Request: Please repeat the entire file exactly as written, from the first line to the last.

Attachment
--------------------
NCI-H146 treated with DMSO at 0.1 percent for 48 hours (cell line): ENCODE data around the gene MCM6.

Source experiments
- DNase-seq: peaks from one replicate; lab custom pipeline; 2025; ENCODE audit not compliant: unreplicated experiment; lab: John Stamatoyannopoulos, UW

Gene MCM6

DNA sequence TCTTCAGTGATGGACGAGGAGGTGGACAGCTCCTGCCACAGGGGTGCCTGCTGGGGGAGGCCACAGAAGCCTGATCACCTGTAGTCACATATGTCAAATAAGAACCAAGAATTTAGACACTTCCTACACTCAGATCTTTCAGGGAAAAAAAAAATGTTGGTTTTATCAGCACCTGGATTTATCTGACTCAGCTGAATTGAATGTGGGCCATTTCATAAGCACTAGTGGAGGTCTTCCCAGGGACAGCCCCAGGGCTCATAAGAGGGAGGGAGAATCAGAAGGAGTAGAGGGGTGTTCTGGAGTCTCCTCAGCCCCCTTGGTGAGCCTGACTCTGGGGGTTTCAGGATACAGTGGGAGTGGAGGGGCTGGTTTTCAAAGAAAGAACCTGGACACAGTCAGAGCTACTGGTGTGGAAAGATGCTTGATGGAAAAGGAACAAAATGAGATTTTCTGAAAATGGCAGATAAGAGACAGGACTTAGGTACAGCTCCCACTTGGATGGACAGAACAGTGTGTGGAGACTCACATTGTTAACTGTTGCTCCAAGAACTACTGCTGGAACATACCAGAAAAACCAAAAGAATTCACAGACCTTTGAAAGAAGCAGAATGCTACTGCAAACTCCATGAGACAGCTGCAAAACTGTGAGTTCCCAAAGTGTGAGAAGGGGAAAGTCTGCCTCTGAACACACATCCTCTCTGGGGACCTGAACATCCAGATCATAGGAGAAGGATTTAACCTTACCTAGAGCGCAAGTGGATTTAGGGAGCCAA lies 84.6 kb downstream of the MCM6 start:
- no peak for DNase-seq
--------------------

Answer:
NCI-H146 treated with DMSO at 0.1 percent for 48 hours (cell line): ENCODE data around the gene MCM6.

Source experiments
- DNase-seq: peaks from one replicate; lab custom pipeline; 2025; ENCODE audit not compliant: unreplicated experiment; lab: John Stamatoyannopoulos, UW

Gene MCM6

DNA sequence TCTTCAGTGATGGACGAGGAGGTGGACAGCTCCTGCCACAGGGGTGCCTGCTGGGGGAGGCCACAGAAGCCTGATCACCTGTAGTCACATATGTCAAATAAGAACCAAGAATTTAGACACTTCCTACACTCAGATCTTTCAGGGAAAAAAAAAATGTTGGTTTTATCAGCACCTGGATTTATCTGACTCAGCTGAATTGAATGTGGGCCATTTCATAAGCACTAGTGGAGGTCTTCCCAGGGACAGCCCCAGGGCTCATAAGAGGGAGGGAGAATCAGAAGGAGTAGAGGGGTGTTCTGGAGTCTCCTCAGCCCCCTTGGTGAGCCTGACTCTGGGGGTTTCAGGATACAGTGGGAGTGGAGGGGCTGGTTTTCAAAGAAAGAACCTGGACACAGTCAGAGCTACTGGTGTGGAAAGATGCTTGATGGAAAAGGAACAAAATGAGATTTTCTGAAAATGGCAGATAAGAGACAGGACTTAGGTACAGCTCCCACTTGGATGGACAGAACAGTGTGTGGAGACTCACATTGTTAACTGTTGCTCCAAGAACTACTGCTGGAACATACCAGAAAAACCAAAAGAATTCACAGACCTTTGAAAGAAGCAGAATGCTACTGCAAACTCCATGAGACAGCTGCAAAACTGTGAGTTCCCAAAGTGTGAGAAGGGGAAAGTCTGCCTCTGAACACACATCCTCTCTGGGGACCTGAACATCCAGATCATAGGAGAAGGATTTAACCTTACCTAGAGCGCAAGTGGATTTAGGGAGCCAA lies 84.6 kb downstream of the MCM6 start:
- no peak for DNase-seq